Functional dependence between Axin and Arkadia was further demonstrated by introducing vector‐based small interfering RNA (siRNA) of Arkadia (for knockdown efficiency and specificity, see Supplementary Figure 3). The Arkadia siRNA could attenuate Axin‐stimulated TGF‐β signaling (Figure 5C). Conversely, siRNA against Axin (Rui et al, 2004) diminished Arkadia‐induced TGF‐β signaling, indicating that Axin and Arkadia depend on each other to facilitate TGF‐β signaling.
Axin enhances Arkadia‐dependent Smad7 ubiquitination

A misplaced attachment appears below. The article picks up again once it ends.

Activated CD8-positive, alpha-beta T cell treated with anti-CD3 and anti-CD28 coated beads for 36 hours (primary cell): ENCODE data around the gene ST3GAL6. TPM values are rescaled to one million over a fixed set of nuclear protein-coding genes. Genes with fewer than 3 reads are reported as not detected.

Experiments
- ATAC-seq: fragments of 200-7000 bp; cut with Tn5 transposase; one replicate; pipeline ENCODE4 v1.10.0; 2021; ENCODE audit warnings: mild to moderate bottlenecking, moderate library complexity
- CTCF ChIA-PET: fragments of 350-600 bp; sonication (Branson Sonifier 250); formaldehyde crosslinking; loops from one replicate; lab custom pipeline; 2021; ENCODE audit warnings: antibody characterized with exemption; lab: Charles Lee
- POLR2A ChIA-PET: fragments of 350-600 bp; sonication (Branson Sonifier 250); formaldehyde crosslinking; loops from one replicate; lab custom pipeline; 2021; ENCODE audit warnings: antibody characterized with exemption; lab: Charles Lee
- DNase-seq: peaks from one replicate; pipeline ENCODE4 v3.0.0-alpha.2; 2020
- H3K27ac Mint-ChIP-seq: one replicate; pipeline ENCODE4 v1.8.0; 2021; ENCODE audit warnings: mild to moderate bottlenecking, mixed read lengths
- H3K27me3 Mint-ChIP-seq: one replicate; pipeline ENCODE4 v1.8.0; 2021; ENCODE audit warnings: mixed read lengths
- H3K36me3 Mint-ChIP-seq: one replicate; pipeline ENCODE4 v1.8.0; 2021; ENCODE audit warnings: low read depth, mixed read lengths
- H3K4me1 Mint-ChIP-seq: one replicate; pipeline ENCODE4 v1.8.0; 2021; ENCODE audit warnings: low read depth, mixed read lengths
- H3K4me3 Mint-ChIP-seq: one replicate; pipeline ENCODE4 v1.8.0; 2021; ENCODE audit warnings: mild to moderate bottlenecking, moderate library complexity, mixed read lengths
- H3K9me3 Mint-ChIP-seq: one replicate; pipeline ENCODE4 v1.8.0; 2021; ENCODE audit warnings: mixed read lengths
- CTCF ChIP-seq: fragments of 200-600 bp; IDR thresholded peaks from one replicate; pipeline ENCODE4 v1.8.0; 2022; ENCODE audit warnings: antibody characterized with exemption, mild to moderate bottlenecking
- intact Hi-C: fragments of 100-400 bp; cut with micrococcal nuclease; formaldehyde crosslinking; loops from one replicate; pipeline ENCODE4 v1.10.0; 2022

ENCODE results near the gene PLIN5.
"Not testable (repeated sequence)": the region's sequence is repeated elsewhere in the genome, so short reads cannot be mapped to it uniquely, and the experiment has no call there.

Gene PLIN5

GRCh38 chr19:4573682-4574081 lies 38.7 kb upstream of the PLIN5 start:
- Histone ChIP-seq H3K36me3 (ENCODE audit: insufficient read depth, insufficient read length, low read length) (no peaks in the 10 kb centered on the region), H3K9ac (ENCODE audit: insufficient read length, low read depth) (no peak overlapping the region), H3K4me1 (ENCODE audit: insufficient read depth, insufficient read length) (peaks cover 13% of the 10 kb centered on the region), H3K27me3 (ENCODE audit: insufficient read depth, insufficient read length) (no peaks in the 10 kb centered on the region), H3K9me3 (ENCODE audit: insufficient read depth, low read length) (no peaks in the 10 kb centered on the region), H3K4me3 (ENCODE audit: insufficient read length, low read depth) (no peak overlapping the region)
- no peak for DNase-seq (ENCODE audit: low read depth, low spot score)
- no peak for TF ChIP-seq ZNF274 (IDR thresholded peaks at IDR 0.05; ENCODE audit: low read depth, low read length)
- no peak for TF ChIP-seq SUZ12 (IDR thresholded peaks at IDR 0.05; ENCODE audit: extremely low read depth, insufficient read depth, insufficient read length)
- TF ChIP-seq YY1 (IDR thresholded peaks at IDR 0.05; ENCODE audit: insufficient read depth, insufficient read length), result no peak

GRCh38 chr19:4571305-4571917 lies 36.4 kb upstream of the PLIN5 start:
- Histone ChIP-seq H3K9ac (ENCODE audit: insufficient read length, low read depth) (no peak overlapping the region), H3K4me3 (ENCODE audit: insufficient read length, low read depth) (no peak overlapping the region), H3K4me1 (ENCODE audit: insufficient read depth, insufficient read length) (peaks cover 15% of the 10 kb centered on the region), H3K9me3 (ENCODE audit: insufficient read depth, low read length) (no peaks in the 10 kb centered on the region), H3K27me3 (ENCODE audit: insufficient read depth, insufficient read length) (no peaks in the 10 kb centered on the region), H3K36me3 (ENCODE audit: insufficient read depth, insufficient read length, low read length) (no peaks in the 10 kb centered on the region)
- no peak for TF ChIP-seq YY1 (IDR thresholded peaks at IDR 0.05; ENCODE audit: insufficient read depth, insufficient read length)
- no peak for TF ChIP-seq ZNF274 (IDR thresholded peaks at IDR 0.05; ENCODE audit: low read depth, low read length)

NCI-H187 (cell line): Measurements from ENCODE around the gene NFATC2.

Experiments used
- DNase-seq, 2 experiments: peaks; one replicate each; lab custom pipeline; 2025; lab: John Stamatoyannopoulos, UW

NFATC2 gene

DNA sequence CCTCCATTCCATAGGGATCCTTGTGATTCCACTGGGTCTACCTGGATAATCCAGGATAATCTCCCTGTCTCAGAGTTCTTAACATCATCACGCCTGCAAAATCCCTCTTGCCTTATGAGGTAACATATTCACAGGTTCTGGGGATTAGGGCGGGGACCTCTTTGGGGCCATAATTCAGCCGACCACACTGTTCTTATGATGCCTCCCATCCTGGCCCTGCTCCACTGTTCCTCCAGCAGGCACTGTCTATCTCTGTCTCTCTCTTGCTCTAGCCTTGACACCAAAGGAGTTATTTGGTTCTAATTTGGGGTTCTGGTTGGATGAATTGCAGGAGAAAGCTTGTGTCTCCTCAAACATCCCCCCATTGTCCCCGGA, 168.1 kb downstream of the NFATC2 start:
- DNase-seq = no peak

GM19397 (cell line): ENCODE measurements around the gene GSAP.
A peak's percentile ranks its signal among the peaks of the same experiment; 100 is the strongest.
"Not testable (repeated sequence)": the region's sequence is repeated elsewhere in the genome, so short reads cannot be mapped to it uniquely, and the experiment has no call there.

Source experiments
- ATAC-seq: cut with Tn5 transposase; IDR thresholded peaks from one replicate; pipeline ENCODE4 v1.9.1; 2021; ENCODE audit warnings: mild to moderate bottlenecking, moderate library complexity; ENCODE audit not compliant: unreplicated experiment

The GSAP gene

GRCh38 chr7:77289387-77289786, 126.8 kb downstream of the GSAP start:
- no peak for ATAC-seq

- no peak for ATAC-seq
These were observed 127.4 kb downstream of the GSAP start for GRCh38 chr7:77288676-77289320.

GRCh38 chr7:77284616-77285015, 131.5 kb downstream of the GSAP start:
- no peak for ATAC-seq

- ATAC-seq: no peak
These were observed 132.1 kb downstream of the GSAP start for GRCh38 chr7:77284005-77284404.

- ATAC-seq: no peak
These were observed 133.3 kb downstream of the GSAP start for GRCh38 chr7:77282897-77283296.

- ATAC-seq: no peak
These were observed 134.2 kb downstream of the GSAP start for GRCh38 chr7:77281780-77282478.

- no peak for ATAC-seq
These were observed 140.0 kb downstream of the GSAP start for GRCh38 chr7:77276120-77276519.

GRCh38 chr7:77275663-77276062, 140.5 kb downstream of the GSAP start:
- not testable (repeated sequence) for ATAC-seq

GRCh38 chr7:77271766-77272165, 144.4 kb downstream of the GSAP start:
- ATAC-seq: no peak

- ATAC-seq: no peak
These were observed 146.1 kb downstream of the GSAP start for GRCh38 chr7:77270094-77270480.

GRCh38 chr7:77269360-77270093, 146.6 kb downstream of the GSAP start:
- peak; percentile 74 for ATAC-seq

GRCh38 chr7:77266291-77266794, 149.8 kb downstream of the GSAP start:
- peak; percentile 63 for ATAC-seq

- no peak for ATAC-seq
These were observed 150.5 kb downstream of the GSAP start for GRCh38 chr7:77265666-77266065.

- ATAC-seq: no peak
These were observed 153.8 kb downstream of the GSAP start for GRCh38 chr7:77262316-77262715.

It is reported that Arkadia can strongly induce polyubiquitination of Smad7 (Koinuma et al, 2003). We then examined whether Axin facilitates the function of Arkadia in this aspect. As expected, wild‐type Arkadia, but not ArkadiaΔC, could induce the polyubiquitination of Smad7 in transfected 293T cells (Figure 6A). Ubiquitination of Smad7 was enhanced in cells overexpressing increasing amounts of Axin (Figure 6A and B). Axin‐induced Smad7 polyubiquitination was blocked by ArkadiaΔC in a dose‐dependent manner (Figure 6C), suggesting that the latter exerts a dominant‐negative effect on the Axin‐induced polyubiquitination of Smad7. To further test the cooperation between Axin and Arkadia, vector‐based siRNA of Arkadia was introduced into Axin‐ and Smad7‐transfected cells (Figure 6D). Consistent with the above data, siRNA against Arkadia could attenuate Axin‐induced polyubiquitination of Smad7. Similarly, when siRNA of Axin was expressed in Arkadia‐transfected cells, polyubiquitinated Smad7 was reduced (Figure 6E). These findings suggest that Axin and Arkadia depend on each other to promote the ubiquitination of Smad7.